California’s Proposition 37, which would require that genetically modified (G.M.) foods carry a label, has the potential to do just that — to change the politics of food not just in California but nationally too.
These questions for Mr. Pollan were submitted by New York Times readers. The first 10 questions below were the most popular among those we received. They were answered by Mr. Pollan on Oct. 6, 2011, after the Food Issue was originally published. Our family is on a budget and can’t afford to eat all organic.
In the forty years since the publication of Frances Moore Lappé’s Diet for a Small Planet, a movement dedicated to the reform of the food system has taken root in America. Lappé’s groundbreaking book connected the dots between something as ordinary and all-American as a hamburger and the environmental crisis, as well as world hunger. Along with Wendell Berry and Barry Commoner, Lappé taught us how to think ecologically about the implications of our everyday food choices. You can now find that way of thinking, so radical at the time, just about everywhere—from the pages of Time magazine to the menu at any number of local restaurants.
THE best opportunity in a generation to improve the safety of the American food supply will come as early as Monday night, when the Senate is scheduled to vote on the F.D.A. Food Safety Modernization bill. This legislation is by no means perfect. But it promises to achieve several important food safety objectives, greatly benefiting consumers without harming small farmers or local food producers.
HERE’S THE CONCEIT: Build a single wood fire and, over the course of 30-plus hours, use it to roast, braise, bake, simmer and grill as many different dishes as possible — for lunch, dinner, breakfast and lunch again.
It might sound odd to say this about something people deal with at least three times a day, but food in America has been more or less invisible, politically speaking, until very recently. At least until the early 1970s, when a bout of food price inflation and the appearance of books critical of industrial agriculture (by Wendell Berry, Francis Moore Lappé, and Barry Commoner, among others) threatened to propel the subject to the top of the national agenda, Americans have not had to think very hard about where their food comes from, or what it is doing to the planet, their bodies, and their society.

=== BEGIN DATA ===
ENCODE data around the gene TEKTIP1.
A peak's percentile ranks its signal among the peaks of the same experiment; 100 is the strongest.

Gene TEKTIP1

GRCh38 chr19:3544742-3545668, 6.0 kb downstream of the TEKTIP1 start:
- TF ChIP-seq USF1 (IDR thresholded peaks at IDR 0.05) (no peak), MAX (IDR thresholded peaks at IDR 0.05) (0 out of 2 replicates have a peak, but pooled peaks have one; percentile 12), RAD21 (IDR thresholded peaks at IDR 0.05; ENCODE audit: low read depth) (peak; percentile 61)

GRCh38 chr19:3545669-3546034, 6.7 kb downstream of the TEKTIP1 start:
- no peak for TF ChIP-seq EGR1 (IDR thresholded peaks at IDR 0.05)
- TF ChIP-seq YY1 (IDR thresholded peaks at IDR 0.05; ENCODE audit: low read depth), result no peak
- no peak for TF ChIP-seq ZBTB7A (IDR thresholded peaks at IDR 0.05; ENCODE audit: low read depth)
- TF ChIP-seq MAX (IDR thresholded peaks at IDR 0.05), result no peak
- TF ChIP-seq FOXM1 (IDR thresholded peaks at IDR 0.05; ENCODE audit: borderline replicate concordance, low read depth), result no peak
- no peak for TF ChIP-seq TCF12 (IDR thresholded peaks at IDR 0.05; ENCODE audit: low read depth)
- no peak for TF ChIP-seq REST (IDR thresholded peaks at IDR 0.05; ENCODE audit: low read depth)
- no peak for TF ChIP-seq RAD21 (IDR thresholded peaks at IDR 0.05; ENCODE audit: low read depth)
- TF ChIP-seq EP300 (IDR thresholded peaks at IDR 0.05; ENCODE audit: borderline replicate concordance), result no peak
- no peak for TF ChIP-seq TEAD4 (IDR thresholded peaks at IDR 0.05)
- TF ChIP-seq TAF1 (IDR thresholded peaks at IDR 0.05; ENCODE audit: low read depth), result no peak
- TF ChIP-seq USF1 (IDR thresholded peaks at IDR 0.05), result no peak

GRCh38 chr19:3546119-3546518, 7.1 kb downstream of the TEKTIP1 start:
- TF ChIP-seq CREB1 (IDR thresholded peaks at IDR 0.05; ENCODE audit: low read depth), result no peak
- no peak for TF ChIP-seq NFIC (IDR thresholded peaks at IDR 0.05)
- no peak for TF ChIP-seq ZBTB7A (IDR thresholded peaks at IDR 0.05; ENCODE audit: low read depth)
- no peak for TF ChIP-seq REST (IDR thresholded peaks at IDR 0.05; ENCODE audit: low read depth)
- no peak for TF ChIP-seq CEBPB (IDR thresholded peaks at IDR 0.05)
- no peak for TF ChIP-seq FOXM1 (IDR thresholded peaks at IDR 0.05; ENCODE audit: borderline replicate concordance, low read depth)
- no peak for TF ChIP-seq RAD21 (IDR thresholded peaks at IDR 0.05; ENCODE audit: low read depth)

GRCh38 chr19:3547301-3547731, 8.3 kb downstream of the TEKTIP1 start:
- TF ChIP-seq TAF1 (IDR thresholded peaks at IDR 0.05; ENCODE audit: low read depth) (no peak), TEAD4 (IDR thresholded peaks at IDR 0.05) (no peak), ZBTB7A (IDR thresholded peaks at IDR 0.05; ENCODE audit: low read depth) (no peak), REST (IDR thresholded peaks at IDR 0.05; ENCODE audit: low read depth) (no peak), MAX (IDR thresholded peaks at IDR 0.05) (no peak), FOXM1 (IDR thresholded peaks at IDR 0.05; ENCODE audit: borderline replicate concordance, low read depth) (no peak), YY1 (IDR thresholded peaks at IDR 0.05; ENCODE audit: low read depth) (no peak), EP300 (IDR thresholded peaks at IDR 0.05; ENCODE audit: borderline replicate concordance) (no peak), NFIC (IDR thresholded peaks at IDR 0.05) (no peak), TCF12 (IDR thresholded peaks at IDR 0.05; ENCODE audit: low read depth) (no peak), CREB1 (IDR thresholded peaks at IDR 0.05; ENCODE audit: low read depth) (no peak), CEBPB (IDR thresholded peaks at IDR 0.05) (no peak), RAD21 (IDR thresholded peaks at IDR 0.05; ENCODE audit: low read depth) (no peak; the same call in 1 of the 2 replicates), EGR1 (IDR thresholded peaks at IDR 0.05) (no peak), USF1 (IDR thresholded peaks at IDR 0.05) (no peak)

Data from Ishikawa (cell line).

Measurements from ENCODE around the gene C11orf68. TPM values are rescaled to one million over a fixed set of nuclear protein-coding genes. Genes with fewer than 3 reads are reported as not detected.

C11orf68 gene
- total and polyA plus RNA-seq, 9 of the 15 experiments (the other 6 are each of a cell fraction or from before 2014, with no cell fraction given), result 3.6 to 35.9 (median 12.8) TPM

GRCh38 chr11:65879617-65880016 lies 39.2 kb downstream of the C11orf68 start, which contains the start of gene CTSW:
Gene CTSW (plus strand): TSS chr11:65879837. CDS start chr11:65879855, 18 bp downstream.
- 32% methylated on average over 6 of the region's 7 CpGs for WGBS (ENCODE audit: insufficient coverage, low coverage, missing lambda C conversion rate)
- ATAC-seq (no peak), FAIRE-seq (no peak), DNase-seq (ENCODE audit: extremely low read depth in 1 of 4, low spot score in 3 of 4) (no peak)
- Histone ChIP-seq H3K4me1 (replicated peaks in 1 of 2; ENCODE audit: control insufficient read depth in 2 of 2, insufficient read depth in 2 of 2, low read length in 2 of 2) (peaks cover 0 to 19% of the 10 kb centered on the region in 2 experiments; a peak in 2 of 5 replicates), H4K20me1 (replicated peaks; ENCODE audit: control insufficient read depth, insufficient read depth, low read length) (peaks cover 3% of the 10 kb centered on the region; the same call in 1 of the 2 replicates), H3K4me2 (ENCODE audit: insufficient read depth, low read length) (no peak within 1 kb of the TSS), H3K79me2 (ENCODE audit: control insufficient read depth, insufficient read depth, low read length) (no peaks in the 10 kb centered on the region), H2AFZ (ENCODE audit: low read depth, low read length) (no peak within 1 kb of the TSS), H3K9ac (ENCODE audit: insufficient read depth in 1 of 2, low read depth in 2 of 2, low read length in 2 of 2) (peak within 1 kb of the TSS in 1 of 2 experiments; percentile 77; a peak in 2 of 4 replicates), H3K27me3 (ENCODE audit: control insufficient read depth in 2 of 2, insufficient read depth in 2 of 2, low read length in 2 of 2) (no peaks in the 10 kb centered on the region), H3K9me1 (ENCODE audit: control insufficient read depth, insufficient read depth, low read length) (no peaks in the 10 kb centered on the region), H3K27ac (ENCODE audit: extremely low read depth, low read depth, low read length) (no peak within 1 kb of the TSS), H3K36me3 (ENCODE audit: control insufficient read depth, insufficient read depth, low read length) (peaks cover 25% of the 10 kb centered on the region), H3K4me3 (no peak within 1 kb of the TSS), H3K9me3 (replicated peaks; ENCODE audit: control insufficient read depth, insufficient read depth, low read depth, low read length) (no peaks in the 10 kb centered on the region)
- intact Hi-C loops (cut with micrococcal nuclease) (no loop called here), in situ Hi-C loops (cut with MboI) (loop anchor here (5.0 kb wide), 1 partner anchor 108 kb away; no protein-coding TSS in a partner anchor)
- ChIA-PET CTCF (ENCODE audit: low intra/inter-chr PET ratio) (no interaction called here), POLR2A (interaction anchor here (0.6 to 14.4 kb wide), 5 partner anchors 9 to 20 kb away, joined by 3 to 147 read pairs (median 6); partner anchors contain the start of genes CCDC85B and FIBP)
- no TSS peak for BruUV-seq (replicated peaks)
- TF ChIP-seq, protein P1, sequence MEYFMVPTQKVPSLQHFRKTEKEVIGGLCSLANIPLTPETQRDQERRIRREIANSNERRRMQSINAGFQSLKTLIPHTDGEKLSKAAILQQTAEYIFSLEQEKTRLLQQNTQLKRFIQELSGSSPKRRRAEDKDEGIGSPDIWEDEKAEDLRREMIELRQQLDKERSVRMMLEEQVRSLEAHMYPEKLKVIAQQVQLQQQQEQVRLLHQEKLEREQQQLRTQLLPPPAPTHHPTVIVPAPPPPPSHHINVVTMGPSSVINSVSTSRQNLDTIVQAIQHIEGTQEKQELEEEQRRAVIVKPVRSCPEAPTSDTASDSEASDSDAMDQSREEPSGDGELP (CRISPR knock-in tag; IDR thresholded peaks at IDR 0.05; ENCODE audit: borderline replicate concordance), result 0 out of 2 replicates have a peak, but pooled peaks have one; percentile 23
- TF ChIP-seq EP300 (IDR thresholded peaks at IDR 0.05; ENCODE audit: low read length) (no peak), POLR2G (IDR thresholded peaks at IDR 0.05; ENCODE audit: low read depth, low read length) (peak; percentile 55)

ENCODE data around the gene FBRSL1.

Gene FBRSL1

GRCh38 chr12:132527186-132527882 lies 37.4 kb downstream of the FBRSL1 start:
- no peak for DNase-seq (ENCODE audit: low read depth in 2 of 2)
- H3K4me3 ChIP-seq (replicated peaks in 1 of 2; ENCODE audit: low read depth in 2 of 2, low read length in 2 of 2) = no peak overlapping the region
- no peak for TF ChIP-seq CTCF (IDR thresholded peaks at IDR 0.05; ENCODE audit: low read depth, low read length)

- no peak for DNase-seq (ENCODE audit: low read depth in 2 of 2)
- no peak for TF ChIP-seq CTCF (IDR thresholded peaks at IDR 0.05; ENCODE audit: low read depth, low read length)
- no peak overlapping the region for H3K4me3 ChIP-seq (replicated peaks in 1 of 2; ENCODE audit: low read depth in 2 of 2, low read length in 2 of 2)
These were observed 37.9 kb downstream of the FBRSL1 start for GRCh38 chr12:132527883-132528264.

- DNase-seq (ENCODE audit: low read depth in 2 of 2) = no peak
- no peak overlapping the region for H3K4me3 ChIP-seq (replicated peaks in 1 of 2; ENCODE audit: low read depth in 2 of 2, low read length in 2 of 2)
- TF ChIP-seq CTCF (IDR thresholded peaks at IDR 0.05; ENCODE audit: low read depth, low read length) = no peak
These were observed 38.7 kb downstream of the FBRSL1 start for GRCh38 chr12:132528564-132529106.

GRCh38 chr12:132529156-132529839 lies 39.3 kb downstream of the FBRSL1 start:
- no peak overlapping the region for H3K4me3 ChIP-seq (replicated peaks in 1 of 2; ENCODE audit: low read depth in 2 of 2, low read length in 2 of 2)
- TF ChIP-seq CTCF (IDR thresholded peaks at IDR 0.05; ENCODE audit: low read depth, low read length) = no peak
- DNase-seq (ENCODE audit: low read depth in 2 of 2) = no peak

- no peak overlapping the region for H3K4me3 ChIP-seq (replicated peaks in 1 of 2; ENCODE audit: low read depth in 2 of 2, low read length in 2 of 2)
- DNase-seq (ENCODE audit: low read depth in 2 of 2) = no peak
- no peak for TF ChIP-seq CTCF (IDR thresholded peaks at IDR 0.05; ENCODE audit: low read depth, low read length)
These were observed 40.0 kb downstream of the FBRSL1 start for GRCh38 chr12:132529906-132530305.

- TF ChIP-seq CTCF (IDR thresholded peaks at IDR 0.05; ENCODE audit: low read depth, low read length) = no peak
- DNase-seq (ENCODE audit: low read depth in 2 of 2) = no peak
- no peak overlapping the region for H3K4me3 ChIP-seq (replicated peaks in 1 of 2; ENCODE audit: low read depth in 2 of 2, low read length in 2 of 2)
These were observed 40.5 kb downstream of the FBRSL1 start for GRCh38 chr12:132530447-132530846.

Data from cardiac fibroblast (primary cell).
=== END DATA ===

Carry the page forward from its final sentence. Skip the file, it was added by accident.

Every trip to the supermarket these days requires us to navigate what has become a truly treacherous food landscape. I mean, what are we to make of a wonder of food science like the new Splenda with fiber? (“The great sweet taste you want and a little boost of fiber.”) Should we call this progress?
To listen to President Obama’s speech on Wednesday night, or to just about anyone else in the health care debate, you would think that the biggest problem with health care in America is the system itself — perverse incentives, inefficiencies, unnecessary tests and procedures, lack of competition, and greed.
A few days after Michelle Obama broke ground on an organic vegetable garden on the South Lawn of the White House in March, the business section of the Sunday New York Times published a cover story bearing the headline Is a Food Revolution Now in Season? The article, written by the paper’s agriculture reporter, said that “after being largely ignored for years by Washington, advocates of organic and locally grown food have found a receptive ear in the White House.”
We animals don’t give plants nearly enough credit. When we want to dismiss a fellow human as ineffectual or superfluous, we call him a “potted plant.” A “vegetable” is how we refer to a person reduced to utter helplessness, having lost most of the essential tools for getting along in life. Yet plants get along in life just fine, thank you, and did so for millions of years before we came along. True, they lack such abilities as locomotion, the command of tools and fire, the miracles of consciousness and language.